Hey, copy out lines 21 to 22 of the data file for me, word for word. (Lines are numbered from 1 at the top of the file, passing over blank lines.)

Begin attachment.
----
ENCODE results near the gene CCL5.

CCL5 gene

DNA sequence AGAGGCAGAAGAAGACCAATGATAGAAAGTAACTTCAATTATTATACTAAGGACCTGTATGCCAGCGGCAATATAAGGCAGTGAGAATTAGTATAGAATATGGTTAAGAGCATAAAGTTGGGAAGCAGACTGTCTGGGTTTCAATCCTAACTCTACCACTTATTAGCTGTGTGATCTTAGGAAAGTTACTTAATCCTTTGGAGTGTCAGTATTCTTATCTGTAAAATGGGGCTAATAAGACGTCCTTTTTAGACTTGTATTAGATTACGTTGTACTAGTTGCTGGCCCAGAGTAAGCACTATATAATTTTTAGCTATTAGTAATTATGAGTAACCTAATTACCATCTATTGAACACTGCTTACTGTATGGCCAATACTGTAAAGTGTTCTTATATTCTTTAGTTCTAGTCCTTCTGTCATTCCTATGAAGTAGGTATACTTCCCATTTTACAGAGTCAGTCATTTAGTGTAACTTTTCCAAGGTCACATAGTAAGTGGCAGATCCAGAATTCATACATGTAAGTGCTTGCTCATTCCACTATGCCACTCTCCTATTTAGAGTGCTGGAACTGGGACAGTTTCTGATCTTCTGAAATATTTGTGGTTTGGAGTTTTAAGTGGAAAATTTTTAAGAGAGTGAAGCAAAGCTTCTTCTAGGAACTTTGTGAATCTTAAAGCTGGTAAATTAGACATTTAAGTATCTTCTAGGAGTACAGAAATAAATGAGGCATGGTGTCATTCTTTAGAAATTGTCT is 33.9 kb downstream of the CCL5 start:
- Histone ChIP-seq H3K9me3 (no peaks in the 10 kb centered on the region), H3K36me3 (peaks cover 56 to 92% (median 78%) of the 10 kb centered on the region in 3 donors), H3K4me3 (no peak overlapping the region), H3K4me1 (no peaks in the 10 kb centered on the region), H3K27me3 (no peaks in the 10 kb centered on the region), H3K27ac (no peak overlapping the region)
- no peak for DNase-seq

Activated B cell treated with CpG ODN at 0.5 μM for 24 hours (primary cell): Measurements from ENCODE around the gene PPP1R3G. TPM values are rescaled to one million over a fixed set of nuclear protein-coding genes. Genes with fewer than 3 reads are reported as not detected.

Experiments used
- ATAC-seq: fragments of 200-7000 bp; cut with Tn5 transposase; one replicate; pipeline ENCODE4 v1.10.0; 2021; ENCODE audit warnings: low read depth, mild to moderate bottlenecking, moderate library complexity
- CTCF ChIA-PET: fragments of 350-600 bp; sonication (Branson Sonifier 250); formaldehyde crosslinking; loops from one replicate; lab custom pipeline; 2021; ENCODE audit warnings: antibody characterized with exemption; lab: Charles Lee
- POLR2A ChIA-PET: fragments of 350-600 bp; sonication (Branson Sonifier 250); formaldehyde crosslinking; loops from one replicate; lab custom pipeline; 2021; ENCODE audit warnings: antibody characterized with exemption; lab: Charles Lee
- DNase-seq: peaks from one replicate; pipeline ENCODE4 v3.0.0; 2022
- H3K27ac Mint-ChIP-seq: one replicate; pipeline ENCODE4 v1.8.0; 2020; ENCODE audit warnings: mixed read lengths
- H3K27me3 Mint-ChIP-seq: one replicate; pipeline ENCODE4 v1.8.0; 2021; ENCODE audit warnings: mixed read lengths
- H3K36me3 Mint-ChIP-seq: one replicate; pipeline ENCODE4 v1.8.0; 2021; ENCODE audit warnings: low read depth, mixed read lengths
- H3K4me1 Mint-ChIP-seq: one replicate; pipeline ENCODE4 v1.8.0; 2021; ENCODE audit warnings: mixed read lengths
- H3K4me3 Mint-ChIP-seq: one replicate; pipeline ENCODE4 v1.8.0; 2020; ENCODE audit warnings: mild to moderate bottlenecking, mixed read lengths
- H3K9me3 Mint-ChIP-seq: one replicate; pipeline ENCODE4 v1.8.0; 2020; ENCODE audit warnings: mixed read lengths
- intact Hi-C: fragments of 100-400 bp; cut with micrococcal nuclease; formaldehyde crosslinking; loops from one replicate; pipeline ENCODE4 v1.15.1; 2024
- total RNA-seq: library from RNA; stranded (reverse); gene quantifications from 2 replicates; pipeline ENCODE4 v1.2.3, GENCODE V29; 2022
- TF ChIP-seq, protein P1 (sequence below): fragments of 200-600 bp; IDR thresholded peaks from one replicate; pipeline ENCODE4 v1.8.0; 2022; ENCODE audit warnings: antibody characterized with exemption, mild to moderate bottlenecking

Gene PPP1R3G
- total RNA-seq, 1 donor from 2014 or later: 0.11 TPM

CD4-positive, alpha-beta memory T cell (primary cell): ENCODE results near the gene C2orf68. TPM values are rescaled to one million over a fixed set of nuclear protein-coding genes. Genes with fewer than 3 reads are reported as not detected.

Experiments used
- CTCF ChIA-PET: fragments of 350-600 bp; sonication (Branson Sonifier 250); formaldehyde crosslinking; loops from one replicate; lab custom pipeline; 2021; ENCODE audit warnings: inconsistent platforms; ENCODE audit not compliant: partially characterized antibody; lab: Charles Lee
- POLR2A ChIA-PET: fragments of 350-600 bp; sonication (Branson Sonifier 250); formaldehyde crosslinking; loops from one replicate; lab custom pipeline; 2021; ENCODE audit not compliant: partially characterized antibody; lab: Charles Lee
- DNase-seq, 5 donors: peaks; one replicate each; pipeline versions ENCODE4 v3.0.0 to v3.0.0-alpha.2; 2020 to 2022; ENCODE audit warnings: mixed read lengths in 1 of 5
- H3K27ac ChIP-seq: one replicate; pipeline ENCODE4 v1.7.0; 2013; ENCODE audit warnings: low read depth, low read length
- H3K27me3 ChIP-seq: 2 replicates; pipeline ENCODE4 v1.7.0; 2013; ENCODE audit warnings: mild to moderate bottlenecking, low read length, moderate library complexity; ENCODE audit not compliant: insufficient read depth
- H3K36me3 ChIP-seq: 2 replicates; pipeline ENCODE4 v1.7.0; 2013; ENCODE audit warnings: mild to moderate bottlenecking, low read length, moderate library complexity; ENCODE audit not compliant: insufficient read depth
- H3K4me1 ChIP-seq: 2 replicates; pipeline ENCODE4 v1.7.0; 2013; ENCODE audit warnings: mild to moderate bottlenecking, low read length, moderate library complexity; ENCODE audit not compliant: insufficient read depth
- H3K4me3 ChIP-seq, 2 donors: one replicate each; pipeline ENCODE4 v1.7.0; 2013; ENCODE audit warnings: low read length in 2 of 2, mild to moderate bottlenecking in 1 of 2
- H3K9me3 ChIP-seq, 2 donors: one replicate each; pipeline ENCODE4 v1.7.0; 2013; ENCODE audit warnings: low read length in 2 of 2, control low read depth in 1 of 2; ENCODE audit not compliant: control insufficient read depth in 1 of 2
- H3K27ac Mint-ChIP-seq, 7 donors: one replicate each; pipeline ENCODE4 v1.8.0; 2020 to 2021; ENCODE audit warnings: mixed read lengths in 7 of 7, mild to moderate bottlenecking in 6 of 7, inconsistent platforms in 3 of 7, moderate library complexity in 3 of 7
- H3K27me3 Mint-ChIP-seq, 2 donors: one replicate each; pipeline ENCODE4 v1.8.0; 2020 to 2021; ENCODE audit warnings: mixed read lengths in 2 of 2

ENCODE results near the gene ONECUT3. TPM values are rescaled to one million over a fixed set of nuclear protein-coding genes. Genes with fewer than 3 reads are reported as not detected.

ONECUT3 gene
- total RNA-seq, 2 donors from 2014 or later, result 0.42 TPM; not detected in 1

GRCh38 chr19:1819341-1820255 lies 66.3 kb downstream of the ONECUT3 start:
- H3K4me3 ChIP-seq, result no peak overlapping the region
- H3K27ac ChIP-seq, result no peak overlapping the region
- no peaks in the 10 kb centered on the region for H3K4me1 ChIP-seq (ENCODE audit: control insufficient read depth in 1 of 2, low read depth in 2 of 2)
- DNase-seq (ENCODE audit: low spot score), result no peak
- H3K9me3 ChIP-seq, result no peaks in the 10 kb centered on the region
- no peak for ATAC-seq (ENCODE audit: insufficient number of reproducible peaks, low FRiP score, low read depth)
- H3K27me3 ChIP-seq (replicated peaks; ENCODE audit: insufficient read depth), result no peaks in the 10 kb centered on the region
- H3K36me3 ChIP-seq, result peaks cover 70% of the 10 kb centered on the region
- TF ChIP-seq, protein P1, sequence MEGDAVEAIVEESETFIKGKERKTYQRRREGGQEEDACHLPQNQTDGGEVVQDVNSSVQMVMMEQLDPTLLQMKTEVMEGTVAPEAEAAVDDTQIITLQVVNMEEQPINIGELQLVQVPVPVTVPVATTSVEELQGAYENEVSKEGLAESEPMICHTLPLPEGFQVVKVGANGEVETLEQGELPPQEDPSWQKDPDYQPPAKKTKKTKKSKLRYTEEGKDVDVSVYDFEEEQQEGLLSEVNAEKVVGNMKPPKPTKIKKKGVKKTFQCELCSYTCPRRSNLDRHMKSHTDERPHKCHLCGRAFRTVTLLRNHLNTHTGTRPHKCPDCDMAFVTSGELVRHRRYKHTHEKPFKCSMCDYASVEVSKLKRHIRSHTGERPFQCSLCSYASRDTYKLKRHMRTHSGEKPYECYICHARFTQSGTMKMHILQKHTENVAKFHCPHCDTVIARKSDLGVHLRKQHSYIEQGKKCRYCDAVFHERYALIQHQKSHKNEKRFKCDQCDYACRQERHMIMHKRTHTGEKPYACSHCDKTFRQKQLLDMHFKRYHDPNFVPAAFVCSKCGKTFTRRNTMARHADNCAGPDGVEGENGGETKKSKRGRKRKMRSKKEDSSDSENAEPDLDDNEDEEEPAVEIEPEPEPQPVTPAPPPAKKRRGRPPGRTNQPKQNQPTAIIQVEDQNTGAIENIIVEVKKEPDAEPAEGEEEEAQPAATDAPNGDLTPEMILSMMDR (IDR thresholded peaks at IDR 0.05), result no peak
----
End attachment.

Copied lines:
Gene PPP1R3G
- total RNA-seq, 1 donor from 2014 or later: 0.11 TPM